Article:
The Quireboys first emerged during the late 1980s with the classic singles There She Goes Again and 7 O’Clock, incorporating elements of blues and rock ‘n’ roll with their acclaimed debut A Bit of What You Fancy. Following their acclaimed appearance at 1990’s Monsters of Rock festival, the band split after the release of their sophomore record, Bitter Sweet & Twisted.

Eventually, however, frontman Spike reformed the group with a new line-up in 2001. Among the new members was guitarist Paul Guerin, whose first association with The Quireboys had been during the early days when his band Red Dogs supported them on tour. A decade on and The Quireboys have just commenced a new tour, which will include appearances at the Download Festival.

Paul Guerin talks about life on the road with The Quireboys.

This year’s Download seems to have an old school feel to it, with the likes of Little Angels, Sebastian Bach and Ugly Kid Joe making an appearance. Why do you think so many bands from the late 1980s and early 1990s have been added to the bill?

People like old school, that period was a real fun time for rock music. Video was just coming into its own as well, so people have vivid memories of what was going on then.

The Quireboys gave a memorable performance at the 1990 Monsters of Rock festival at Donington Park, even upstaging headliners Whitesnake. Did you attend this show or watch it on TV and how would you compare the 2012 incarnation of the band to that performance?

I wasn’t there but I was out with Spike the night before till about 3am, ha-ha…the Spirit of The Quireboys will never change but obviously the musicians have. The difference between now and then is we have moved the musical goal posts, but I’m sure if the origional band were still together they would have done the same.

Aside from Download, the remainder of the tour will be more intimate shows at a series of smaller venues. Do you prefer these kinds of gigs or do you enjoy the excessiveness of the festival atmosphere more?

I really don’t mind if it’s a big show or a small show, obviously everyone loves to see the huge crowd out there but a show is a show to me, big or small.

How does the band approach compiling its set list and do you try to feature as few songs from the early albums as possible or do fans demand that you play the classics?

Well, there are songs we have to play or we never hear the end of it, so we kind of work backwards from there. We are playing two new songs on this tour, Mother Mary and Too Much. We also have Pat McManus playing fiddle with us, so we chose songs that would work well with the violin.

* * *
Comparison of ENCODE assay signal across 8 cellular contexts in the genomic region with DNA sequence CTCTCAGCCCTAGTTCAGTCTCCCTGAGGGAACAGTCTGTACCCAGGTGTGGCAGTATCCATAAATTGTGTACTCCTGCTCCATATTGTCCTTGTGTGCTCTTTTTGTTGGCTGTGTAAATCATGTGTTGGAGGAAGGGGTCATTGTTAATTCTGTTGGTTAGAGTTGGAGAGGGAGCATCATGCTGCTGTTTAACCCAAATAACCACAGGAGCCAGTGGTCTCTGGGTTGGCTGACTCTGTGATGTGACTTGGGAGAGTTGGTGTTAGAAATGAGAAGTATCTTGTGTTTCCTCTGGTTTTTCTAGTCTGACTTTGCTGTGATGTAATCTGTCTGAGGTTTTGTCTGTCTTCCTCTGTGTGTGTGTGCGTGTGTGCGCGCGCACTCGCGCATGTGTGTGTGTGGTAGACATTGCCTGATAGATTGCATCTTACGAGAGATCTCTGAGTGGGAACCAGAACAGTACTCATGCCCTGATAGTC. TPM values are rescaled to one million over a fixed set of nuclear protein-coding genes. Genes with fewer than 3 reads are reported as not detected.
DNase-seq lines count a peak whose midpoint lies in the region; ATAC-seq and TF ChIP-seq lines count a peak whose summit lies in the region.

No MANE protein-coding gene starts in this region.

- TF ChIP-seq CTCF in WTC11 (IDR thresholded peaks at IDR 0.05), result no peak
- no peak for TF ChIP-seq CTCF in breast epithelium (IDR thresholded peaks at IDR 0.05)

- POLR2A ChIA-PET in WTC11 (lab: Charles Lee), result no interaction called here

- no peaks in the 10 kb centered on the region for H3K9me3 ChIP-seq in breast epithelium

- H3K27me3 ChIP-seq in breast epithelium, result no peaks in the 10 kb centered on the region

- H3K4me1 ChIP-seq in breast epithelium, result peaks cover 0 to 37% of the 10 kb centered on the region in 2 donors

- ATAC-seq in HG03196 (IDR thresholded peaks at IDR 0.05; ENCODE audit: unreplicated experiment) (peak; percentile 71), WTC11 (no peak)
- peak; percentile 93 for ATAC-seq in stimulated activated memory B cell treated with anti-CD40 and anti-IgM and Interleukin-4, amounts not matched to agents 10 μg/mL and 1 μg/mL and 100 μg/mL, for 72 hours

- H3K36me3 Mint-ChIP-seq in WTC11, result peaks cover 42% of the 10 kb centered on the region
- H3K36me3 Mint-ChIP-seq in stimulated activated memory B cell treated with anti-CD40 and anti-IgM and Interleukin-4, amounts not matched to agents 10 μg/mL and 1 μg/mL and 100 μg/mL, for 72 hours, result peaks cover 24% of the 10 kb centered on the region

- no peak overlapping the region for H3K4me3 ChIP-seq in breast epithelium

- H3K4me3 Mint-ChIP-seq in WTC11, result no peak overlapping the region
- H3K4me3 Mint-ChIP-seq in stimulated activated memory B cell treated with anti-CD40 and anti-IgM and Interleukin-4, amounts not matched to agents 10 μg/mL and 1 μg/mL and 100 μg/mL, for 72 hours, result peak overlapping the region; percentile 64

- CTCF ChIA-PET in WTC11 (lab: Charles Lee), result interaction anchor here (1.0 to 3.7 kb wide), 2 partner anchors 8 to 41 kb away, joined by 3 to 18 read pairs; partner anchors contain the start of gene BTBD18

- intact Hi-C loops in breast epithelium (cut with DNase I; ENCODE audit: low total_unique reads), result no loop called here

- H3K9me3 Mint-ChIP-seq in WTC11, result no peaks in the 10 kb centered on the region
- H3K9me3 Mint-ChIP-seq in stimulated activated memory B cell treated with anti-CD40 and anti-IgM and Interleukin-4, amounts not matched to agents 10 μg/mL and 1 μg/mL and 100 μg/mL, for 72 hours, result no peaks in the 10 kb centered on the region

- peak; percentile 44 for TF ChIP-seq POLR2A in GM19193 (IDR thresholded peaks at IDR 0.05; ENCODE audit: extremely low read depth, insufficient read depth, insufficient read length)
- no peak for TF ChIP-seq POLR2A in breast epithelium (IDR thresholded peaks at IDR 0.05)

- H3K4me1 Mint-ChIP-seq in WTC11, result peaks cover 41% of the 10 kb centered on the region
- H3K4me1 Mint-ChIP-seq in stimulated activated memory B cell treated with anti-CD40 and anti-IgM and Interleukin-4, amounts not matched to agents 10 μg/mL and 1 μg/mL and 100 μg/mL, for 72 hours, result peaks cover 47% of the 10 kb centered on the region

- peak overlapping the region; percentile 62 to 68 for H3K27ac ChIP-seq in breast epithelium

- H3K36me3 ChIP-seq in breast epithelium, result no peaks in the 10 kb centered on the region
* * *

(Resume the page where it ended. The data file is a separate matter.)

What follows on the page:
The Quireboys seem to perform regularly around the UK, so how do you find time for your personal life and writing and recording new material?

I think we have a good balance; we generally tour in two-to-three week blocks, then home for a couple of weeks. I have my own studio so I can send Guy and Spike MP3s, so when we get together we are ahead of the game. Spike still has his old Woolworths tape recorder, which has been used for every Quireboys album and Griff uses Chris Corney’s studio, so we are all connected thanks to the modern age.

Your association with The Quireboys first began when your group Red Dogs supported them while they were promoting their first album. Looking at them then as an outsider, what was your opinion of them as a group and how has the attitude changed over the last twenty years?

I loved The Quireboys from the moment I saw them supporting White Lion at the old Marquee in about 1987. Obviously, like most bands, The Quireboys have been through some ups and downs, but the attitude is just the same; let’s make great records and keep touring till we drop?

Touring takes a lot out of a musician, not only through tiredness but also frustration and struggling with boredom on the road. How do you cope with the negative aspect of this and what specifically gets you through a tour?

I’ve never been bored in my life. There’s always something to do or think about, and now technology has taken over our lives we are totally spoiled. I’m always happy touring; hey, I get to spend every day with my best mates.

What songs in particular are you looking forward to performing and will there be any previously unheard material to whet the appetites of your fans?

As I said earlier we will be playing two new songs and a lot of the classics and a few golden oldies, but you will have to come to the show to find out what they are.